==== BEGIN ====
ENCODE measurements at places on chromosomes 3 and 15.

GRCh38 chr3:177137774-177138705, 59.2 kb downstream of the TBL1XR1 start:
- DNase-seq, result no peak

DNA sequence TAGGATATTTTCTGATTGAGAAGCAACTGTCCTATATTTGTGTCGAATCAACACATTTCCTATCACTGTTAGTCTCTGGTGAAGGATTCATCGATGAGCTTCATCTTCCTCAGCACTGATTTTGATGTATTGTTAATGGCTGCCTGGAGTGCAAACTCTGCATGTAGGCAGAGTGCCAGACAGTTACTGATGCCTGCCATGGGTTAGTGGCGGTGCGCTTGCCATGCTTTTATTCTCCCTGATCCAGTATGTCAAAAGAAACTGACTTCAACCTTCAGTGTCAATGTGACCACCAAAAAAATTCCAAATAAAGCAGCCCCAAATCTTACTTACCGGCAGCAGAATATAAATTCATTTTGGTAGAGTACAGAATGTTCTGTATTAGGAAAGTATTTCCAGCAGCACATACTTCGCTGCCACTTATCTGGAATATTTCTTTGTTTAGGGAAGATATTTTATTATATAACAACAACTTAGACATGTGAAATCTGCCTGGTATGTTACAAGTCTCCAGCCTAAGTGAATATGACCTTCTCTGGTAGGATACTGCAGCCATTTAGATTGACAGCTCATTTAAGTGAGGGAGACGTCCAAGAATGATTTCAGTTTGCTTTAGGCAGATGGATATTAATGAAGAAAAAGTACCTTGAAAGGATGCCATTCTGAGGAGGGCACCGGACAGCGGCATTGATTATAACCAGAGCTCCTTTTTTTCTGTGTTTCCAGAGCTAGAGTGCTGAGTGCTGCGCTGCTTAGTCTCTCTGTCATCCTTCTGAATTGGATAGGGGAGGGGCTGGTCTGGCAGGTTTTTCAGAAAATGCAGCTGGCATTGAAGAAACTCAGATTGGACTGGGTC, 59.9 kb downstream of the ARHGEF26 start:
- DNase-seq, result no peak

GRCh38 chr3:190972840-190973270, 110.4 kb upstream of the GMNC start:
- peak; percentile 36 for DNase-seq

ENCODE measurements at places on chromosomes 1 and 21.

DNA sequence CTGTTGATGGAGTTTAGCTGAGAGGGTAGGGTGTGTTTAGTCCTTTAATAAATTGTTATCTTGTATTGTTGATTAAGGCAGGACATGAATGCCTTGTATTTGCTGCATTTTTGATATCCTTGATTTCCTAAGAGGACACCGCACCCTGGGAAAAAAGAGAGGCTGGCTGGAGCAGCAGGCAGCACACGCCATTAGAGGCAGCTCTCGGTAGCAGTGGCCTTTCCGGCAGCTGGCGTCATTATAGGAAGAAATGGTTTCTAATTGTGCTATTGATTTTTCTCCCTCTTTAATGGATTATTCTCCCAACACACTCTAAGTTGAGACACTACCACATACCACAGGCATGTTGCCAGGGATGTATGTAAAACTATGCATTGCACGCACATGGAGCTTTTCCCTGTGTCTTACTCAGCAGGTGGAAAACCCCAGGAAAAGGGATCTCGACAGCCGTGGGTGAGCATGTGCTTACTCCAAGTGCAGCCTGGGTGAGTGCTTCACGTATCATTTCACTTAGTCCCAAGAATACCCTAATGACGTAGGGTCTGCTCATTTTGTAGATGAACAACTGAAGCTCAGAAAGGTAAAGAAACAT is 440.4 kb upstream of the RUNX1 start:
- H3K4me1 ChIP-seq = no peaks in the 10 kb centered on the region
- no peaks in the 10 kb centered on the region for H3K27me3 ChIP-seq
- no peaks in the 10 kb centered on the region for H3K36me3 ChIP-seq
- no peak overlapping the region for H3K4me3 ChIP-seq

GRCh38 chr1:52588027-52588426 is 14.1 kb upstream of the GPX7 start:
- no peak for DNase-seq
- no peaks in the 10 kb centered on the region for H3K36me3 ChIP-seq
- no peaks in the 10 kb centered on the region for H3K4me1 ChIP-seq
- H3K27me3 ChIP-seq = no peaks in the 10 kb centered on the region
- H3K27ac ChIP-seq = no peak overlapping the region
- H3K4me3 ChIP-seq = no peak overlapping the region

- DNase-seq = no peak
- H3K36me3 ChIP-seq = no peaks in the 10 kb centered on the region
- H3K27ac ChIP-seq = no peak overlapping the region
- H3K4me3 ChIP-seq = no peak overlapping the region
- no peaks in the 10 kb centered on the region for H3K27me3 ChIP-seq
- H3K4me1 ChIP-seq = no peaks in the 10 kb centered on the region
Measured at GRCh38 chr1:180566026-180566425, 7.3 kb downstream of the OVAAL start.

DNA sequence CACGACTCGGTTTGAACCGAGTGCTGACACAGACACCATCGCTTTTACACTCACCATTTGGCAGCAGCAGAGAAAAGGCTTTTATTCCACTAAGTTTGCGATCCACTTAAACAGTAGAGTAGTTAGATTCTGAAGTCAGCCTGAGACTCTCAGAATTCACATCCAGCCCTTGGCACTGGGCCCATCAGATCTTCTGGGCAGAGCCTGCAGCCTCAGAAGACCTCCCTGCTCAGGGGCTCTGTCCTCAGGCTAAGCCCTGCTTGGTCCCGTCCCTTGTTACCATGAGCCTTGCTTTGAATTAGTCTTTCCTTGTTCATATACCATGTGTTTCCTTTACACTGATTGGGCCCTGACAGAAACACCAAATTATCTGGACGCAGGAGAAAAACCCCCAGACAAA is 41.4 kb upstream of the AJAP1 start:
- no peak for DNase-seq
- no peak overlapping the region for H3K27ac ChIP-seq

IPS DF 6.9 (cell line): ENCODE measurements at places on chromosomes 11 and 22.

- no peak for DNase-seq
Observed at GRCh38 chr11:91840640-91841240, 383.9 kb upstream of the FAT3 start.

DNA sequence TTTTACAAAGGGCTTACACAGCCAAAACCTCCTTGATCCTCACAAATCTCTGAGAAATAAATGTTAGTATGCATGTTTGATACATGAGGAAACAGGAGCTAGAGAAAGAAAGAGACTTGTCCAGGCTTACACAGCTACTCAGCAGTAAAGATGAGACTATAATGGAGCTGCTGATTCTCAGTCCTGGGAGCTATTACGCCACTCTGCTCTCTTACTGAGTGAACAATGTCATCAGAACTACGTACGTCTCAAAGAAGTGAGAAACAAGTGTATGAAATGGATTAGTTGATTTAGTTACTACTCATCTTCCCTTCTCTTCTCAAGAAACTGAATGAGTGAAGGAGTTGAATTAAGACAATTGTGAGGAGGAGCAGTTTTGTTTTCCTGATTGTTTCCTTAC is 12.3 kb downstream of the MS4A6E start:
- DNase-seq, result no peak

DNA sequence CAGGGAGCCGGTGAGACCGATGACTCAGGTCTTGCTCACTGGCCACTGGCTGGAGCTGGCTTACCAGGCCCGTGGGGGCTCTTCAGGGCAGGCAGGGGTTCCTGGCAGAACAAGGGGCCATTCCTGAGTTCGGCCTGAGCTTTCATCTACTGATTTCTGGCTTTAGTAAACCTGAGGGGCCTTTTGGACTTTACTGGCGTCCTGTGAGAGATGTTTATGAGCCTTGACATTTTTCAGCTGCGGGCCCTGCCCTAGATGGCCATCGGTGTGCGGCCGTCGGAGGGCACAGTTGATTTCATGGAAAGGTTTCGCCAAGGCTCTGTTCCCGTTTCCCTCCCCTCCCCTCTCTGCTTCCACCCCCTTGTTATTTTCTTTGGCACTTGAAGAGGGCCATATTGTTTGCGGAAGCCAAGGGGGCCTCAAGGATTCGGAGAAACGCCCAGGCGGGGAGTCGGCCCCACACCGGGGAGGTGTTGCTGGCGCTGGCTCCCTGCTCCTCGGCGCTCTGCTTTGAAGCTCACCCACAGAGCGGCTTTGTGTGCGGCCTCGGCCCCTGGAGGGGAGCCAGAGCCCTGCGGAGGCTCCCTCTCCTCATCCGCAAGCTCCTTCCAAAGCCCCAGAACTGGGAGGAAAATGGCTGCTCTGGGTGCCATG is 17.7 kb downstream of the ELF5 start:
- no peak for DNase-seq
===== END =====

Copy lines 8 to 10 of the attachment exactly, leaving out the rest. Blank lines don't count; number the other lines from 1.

ENCODE measurements at places on chromosomes 1 and 21.

DNA sequence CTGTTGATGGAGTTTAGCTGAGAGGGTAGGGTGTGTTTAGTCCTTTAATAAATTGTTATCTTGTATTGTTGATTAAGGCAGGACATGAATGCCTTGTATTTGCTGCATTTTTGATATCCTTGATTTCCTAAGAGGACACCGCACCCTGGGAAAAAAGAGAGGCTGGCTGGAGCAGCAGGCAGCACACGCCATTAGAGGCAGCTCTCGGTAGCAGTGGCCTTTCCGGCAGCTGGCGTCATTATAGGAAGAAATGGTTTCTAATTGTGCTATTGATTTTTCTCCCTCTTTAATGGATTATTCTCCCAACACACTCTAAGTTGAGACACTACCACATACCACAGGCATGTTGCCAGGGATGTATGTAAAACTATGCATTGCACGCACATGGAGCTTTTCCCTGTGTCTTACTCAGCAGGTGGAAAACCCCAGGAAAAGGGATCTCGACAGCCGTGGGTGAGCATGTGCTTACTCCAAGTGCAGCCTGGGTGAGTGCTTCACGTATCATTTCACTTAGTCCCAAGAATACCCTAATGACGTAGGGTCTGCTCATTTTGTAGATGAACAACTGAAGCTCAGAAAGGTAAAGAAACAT is 440.4 kb upstream of the RUNX1 start:
- H3K4me1 ChIP-seq = no peaks in the 10 kb centered on the region